VPN Support coming to Linux apps on Chromebooks

GeneralEdward KiledjianComment
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It seems everyone has jumped on the VPN bandwagon these days. On Chromebooks, we can use VPN extensions, but these don't protect Android apps. We can use Android VPN apps, which protect the entire ChromeOS (including Android apps but not Linux apps).

So what happens today? Even if you have an Android VPN running, the Linux apps go our via your origin IP bypassing the VPN network adapter. If you need to use a VPN with the Linux container today on ChromeOS, you have to install a Linux VPN client in the container itself.

In Chrome 76, Google will finally fix this issue and app Linux traffic will also flow through the VPN (extension of Android app). You can test this today if you have the developer or Canary versions of ChromeOS installed on your Chromebook.

We expect ChromeOS 76 to be released to the Beta channel June 13-20 and to the stable channel around July 30.

Other cool features coming with the ChromeOS 76 release will be

  • "Picture In Picture" support for most video platforms

  • "Web Share Target Level 2" which will allow any installed application to receive a file share (using a manifest)

Exciting new multi-monitor feature coming to Chromebooks

GeneralEdward KiledjianComment
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Every professional understands the power of a dual screen setup. The additional real estate enables a more fluid and productive work process.

I use a tone of platforms (mainframe & mini to Mac, Windows and Linux) and I find that ChromeOS handles multi-screen setups with ease and grace. Every time I have hooked an external display to a "good" Chromebook (something that costs $500 or more), it has worked flawlessly immediately without having to fiddle or fine tune.

I have successfully connected 2 external monitors to my Pixelbook at work using a Lenovo USB hub but this isn't something most people will have access to and therefore the 3 monitor option normally isn't used.

We know the sultan of search, El Goog, is working on an elegant solution to solve this 2 external monitor issue using a technology called display daisy chaining. This is something that is known in the industry but not currently supported on ChromeOS. The idea is to connect one USBC monitor to your Chromebook and then connect the second USBC monitor to the first one (as long as the monitor supports it).

This means you can connect (eventually) one cable to your device and everything just works. Technically this daisy chaining will be able to go beyond 2 external monitors to a larger number (as long as your device hardware can push the required number of pixels).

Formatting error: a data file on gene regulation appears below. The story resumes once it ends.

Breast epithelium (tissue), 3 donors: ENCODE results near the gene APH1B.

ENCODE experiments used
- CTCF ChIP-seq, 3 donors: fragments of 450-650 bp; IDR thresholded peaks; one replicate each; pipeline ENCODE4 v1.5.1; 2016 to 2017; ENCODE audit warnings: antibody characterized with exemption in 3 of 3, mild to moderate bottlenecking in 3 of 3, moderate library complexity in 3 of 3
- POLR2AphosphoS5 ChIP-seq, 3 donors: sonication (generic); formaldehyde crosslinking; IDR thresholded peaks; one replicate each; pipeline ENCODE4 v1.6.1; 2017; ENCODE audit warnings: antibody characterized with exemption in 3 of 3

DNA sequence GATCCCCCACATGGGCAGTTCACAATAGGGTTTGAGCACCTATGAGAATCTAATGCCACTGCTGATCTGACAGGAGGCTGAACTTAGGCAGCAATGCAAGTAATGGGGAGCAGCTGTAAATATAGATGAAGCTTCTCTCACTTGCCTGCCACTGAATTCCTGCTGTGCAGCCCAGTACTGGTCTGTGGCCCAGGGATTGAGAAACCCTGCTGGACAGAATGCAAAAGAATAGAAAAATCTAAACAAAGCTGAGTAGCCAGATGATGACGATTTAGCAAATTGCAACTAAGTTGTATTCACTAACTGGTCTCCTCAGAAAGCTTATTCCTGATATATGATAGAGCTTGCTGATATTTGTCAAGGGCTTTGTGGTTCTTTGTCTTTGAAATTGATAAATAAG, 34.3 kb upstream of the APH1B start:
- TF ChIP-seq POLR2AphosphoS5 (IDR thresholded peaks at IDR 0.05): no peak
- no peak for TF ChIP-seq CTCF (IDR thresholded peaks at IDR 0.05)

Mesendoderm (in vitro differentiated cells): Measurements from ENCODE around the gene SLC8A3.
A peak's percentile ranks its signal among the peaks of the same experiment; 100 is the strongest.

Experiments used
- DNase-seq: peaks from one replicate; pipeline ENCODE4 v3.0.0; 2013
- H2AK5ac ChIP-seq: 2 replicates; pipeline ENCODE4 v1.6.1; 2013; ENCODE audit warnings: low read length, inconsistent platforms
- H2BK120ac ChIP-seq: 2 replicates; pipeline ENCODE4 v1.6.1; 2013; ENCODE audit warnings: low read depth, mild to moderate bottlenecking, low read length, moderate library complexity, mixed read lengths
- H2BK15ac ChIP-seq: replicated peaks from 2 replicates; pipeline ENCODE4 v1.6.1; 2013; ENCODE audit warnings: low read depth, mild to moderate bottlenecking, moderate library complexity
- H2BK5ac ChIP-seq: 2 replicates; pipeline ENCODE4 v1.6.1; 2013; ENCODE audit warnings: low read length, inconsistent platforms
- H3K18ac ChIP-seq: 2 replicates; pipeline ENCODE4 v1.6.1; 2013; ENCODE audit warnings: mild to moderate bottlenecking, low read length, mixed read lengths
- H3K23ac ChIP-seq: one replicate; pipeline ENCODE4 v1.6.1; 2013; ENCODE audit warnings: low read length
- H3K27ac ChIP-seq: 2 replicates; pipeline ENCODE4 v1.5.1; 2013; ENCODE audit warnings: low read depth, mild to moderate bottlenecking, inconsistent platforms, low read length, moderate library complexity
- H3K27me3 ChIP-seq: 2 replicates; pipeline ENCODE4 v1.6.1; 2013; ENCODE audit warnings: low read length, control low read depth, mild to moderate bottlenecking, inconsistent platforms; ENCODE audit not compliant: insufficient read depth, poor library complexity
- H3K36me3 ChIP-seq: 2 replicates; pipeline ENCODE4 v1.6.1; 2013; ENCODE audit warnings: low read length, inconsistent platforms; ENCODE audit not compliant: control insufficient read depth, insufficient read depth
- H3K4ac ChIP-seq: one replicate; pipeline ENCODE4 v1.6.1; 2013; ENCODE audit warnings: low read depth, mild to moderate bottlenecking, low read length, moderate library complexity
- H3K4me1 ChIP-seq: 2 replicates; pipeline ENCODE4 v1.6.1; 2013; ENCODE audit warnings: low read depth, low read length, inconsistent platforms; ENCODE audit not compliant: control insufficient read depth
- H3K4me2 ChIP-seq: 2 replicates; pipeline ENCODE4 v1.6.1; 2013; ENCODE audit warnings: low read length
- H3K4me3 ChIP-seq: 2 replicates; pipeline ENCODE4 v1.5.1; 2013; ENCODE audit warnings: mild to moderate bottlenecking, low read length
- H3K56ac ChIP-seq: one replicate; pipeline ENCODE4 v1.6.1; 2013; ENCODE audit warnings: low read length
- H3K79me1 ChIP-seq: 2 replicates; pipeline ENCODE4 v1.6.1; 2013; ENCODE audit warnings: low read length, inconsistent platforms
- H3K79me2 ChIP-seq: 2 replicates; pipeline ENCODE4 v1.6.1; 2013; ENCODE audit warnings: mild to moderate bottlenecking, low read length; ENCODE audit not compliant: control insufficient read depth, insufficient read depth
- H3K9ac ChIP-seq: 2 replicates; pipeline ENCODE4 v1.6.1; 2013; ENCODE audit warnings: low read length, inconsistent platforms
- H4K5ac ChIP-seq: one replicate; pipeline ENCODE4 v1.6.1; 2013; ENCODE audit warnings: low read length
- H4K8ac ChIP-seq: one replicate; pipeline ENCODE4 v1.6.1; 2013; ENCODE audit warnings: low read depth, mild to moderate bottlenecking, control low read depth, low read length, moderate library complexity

This is a request we have regularly seen in the Chromium forums

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How do we know it is coming? We know it is coming because we can see a commit for Multi-Stream Transport Support or something called Hatch.

The commit enables a chip to support the Multi-Stream flow and there is a good chance this won’t be enabled on existing older Chromebooks. We know that generically Multi-Stream required DisplayPort 1.2 and a handful of Chromebooks already have it so… There is hope for existing customers. We will just have to wait and see.

Many of you know I love my Pixelbook and may be wondering… “Does the Pixelbook support displayport?”

The answer is that the Pixelbook does support Displayport. The USBC ports on the Pixelbook are of type 3.1 Gen1 and support PowerDelivery (PD), DisplayPort (DP) and HDMI.

We don’t know which version of ChromeOS this will be enabled in yet. That’s all for this article dear readers. Stay tuned for more cool tech news as I find them.

Best USB C Hub for your Pixelbook or PixelSlate

GeneralEdward KiledjianComment
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This is not a sponsored post. I was not provided with a sample product and the links are NOT affiliate links.

USB C is a thing of beauty. It means I can travel with one charging brick and charge all of my devices. It truly has been a liberating technology. The only additional accessory I truly need is a good USB C hub.

This is the on question I receive regularly “What is the best USBC hub?” I am not going to pretend this is the “best” for everyone but this is the best one (HooToo USB C Hub, 6-in-1 Premium USB C Adapter with Type C Charging Port, 4K HDMI, Card Reader, 3 x USB 3.0 Ports for MacBook/Pro/Air(2018), Chromebook, and More USB C Devices) I have found and this is the one I grab anytime I am leaving my house (even though I have over 20 available).

  • This Hub gives me 3 Type-A USB 3.0 ports. This is useful when connecting traditional USB devices like USB keys, external hard drives, etc.

  • It has an HDMI port (I’ve used it with an HDMI monitor at 30 fps).

  • It has a USBC cable you plug into your laptop and another one to receive power. It supports up to 100 watts so you can charge any device.

  • It has a full speed SD and micro-SD Card port.

It seems most other USBC hubs I have tried miss important ports, have slow ports or support low wattage charging. The only additional port I would like added would be a gigabit Ethernet port but I can live without that.